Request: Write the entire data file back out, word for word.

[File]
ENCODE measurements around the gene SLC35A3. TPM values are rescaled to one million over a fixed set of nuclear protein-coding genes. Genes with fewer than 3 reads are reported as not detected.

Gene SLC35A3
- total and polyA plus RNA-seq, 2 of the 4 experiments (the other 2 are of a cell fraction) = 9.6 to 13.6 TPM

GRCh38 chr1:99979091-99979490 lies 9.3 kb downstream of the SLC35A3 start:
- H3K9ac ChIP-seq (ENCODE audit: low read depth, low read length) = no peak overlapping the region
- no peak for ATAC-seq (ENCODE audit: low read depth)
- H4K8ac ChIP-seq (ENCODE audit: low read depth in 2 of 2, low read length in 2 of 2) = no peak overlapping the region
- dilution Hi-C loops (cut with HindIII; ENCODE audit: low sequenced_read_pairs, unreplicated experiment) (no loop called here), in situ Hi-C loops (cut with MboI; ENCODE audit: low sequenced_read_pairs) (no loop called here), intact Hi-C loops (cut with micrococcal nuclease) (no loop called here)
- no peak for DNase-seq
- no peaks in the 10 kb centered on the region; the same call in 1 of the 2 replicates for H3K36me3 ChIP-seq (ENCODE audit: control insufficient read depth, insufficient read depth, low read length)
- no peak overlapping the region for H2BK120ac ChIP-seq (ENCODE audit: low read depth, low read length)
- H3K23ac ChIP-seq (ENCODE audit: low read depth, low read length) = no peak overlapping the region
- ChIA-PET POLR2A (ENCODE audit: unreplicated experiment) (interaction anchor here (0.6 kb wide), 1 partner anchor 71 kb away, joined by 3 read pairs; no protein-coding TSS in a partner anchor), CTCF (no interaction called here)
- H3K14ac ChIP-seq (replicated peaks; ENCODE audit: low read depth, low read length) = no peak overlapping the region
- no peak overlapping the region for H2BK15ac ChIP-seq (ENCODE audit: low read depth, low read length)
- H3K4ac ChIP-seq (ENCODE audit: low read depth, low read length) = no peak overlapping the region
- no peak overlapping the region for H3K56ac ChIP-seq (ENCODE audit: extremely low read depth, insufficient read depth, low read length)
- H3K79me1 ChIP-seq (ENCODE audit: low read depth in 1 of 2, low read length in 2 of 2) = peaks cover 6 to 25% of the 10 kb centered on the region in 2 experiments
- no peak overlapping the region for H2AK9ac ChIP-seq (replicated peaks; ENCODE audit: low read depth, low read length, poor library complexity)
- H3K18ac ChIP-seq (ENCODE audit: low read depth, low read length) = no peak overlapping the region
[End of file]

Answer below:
ENCODE measurements around the gene SLC35A3. TPM values are rescaled to one million over a fixed set of nuclear protein-coding genes. Genes with fewer than 3 reads are reported as not detected.

Gene SLC35A3
- total and polyA plus RNA-seq, 2 of the 4 experiments (the other 2 are of a cell fraction) = 9.6 to 13.6 TPM

GRCh38 chr1:99979091-99979490 lies 9.3 kb downstream of the SLC35A3 start:
- H3K9ac ChIP-seq (ENCODE audit: low read depth, low read length) = no peak overlapping the region
- no peak for ATAC-seq (ENCODE audit: low read depth)
- H4K8ac ChIP-seq (ENCODE audit: low read depth in 2 of 2, low read length in 2 of 2) = no peak overlapping the region
- dilution Hi-C loops (cut with HindIII; ENCODE audit: low sequenced_read_pairs, unreplicated experiment) (no loop called here), in situ Hi-C loops (cut with MboI; ENCODE audit: low sequenced_read_pairs) (no loop called here), intact Hi-C loops (cut with micrococcal nuclease) (no loop called here)
- no peak for DNase-seq
- no peaks in the 10 kb centered on the region; the same call in 1 of the 2 replicates for H3K36me3 ChIP-seq (ENCODE audit: control insufficient read depth, insufficient read depth, low read length)
- no peak overlapping the region for H2BK120ac ChIP-seq (ENCODE audit: low read depth, low read length)
- H3K23ac ChIP-seq (ENCODE audit: low read depth, low read length) = no peak overlapping the region
- ChIA-PET POLR2A (ENCODE audit: unreplicated experiment) (interaction anchor here (0.6 kb wide), 1 partner anchor 71 kb away, joined by 3 read pairs; no protein-coding TSS in a partner anchor), CTCF (no interaction called here)
- H3K14ac ChIP-seq (replicated peaks; ENCODE audit: low read depth, low read length) = no peak overlapping the region
- no peak overlapping the region for H2BK15ac ChIP-seq (ENCODE audit: low read depth, low read length)
- H3K4ac ChIP-seq (ENCODE audit: low read depth, low read length) = no peak overlapping the region
- no peak overlapping the region for H3K56ac ChIP-seq (ENCODE audit: extremely low read depth, insufficient read depth, low read length)
- H3K79me1 ChIP-seq (ENCODE audit: low read depth in 1 of 2, low read length in 2 of 2) = peaks cover 6 to 25% of the 10 kb centered on the region in 2 experiments
- no peak overlapping the region for H2AK9ac ChIP-seq (replicated peaks; ENCODE audit: low read depth, low read length, poor library complexity)
- H3K18ac ChIP-seq (ENCODE audit: low read depth, low read length) = no peak overlapping the region